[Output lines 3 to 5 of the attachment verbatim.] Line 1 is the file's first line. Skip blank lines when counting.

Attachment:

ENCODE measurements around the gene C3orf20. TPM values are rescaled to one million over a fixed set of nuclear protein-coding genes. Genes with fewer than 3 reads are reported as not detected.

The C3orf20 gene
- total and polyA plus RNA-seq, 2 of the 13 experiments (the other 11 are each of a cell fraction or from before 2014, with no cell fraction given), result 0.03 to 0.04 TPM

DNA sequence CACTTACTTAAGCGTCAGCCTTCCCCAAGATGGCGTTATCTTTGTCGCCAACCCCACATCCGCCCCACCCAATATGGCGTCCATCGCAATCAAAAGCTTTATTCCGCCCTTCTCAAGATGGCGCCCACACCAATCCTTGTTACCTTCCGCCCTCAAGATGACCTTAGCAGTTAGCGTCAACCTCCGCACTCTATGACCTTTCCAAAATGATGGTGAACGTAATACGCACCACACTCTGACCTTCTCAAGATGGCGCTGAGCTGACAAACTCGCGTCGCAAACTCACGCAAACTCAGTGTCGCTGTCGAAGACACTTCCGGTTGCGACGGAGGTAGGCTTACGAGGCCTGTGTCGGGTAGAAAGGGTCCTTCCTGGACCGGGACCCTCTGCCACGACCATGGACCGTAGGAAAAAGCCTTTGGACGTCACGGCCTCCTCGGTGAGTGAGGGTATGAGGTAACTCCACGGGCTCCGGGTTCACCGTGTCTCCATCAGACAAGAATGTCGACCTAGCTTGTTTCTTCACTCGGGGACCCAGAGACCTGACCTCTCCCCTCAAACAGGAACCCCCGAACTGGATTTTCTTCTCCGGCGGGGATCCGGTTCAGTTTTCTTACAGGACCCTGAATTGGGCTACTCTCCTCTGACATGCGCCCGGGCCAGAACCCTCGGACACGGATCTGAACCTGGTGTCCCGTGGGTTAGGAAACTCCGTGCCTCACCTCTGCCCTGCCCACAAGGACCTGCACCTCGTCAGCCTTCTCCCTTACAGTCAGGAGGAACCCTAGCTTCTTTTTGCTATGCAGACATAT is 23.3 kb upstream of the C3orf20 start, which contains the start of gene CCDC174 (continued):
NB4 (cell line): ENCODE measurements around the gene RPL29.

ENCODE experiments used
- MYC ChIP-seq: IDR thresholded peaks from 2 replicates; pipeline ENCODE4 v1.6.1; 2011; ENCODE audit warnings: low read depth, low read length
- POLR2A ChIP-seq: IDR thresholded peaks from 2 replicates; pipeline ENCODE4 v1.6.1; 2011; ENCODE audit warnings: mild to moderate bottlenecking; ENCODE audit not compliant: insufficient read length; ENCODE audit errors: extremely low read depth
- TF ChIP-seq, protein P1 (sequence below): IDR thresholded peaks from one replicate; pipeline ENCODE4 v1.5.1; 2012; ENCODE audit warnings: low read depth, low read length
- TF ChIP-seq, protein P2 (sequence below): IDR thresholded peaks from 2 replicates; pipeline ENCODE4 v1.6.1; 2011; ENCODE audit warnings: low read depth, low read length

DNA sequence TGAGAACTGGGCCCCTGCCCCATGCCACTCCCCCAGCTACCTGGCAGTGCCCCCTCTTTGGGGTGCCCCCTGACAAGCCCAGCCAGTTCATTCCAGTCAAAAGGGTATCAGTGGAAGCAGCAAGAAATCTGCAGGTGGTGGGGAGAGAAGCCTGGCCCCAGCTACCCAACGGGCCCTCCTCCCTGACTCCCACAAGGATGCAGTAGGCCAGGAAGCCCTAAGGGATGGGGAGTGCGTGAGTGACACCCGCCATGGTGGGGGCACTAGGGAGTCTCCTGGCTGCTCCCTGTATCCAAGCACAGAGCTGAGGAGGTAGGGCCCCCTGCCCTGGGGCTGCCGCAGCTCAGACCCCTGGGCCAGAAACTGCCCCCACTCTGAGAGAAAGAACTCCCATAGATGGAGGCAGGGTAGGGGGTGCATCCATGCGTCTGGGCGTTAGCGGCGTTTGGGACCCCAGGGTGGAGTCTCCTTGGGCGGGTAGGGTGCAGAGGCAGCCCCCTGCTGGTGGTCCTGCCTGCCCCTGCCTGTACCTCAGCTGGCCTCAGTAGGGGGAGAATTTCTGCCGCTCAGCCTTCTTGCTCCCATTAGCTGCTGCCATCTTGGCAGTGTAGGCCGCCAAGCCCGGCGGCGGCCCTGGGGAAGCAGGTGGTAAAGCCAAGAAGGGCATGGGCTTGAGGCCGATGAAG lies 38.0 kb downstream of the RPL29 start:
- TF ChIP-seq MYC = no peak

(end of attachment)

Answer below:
- total and polyA plus RNA-seq, 2 of the 13 experiments (the other 11 are each of a cell fraction or from before 2014, with no cell fraction given), result 0.03 to 0.04 TPM

DNA sequence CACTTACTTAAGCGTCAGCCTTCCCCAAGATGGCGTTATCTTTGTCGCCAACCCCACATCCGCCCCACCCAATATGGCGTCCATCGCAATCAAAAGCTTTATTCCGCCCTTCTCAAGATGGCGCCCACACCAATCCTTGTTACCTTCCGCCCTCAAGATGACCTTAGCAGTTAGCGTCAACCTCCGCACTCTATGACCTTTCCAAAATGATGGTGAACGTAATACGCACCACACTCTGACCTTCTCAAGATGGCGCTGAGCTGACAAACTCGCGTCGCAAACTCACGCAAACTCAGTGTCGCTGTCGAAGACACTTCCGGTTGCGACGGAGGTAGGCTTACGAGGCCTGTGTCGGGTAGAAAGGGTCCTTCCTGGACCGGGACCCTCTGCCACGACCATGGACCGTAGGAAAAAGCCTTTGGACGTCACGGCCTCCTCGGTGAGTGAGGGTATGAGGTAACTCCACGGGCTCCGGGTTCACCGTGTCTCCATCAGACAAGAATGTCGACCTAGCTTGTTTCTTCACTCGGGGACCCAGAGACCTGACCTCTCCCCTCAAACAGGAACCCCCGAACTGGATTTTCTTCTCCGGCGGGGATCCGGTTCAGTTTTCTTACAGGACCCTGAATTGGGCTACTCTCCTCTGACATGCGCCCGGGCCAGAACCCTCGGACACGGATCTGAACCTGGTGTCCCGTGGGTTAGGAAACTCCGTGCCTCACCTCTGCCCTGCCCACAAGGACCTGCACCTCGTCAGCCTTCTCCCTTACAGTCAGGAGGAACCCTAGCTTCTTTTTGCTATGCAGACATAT is 23.3 kb upstream of the C3orf20 start, which contains the start of gene CCDC174 (continued):
NB4 (cell line): ENCODE measurements around the gene RPL29.